Right before the holidays I got to sit in on a web demo of Trauma Team, hosted by Aram Jabbari of Atlus USA. I’ve been a fan of Atlus’s Trauma Center series ever since the first one came out on DS, so I was pretty excited to see what they’re doing to grow the franchise. After watching Aram work through a couple of operations, I can safely say that Trauma Center fans are in for a fresh new take on the series that’s bigger and deeper than any of the previous games.
As its title implies, Trauma Team is a new direction for the now classic medical sim series that takes it out of the emergency ward and now touches on six separate branches of medicine. You’ll see the whole spectrum of treatment: diagnostics, endoscopy, orthopedics, first response, forensics and of course the last-ditch trauma surgery that made the games famous. While all of the action happens at the same hospital each branch has its own specialist. While the characters, art style and storytelling are just as melodramatically anime as ever, the actual medicine is much more realistic than the work Dr. Stiles and nurse Angie were doing.
The game takes place after the already futuristic Second Opinion and New Blood but the sensational story elements have been toned down a lot. There isn’t a huge pandemic like GUILT or STIGMA to battle; you’ll be doing real medicine on real ailments, and you won’t have the Healing Touch to bail you out this time.
That doesn’t mean, however, that the game is even harder than the notoriously challenging Trauma Center games. In some fields the emphasis is on delicate, meticulous work where you aren’t always down to the wire—in fact, several operations have no time limit at all.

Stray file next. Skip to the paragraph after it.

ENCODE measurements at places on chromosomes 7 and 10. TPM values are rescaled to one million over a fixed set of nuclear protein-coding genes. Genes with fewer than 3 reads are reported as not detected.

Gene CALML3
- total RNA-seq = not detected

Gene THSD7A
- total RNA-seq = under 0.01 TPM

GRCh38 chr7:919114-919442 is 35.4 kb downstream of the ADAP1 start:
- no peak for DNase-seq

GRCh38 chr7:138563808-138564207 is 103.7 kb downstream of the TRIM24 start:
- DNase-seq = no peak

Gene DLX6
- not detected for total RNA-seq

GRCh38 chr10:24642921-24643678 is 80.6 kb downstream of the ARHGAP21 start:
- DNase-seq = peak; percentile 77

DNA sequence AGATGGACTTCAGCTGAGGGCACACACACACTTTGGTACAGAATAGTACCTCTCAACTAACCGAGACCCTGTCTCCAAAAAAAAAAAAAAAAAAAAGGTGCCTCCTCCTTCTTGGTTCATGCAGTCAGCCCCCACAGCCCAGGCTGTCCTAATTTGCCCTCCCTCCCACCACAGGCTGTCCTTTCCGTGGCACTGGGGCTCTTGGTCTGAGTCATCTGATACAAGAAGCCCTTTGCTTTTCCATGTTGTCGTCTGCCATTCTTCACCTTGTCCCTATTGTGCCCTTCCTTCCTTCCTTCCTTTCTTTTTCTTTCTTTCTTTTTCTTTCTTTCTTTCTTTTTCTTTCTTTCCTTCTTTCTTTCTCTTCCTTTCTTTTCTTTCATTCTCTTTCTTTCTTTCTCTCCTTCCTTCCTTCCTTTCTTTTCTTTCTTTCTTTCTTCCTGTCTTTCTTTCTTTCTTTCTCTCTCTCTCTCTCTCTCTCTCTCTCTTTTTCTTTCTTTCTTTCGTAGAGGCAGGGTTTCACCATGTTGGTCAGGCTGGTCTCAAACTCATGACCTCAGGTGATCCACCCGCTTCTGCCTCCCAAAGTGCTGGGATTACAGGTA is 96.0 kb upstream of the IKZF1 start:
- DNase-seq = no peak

This was immediately apparent in the endoscopic surgery that Aram demonstrated. The gameplay is viewed through a fiber optic camera as you explore the digestive tract of a patient. You can move forward and back through the viscera of the unfortunate guy you’re working on, but your field of view is limited to what your camera light illuminates. You’ll often have to stop and explore an area for problems like cysts, ulcers and blood pools.
Once you’ve located some hemorrhaging you can use familiar tools like the suction to drain the area, but others, like the hemostatic forceps, are new to Trauma Team and let you stop internal bleeding through cauterization. Regardless of what tool you’re using, depth is important in endoscopy; if you’re too far away or too close to a wound you won’t have the room to work on it. While previous games in the series were pretty flat and static at times, Trauma Team looks and feels genuinely 3D.
The emphasis on realism that Atlus is going for really became apparent when Aram demoed an orthopedic operation. The patient had a seriously nasty compound fracture that needed to be set and secured. I’ve encountered something like this in a few of the past games—arrange the bone fragments like a jigsaw puzzle, slather on some magical antibiotic gel and close. After piecing an arm, femur and ribcage back together this procedure was almost routine for me, but Trauma Team changes all that.
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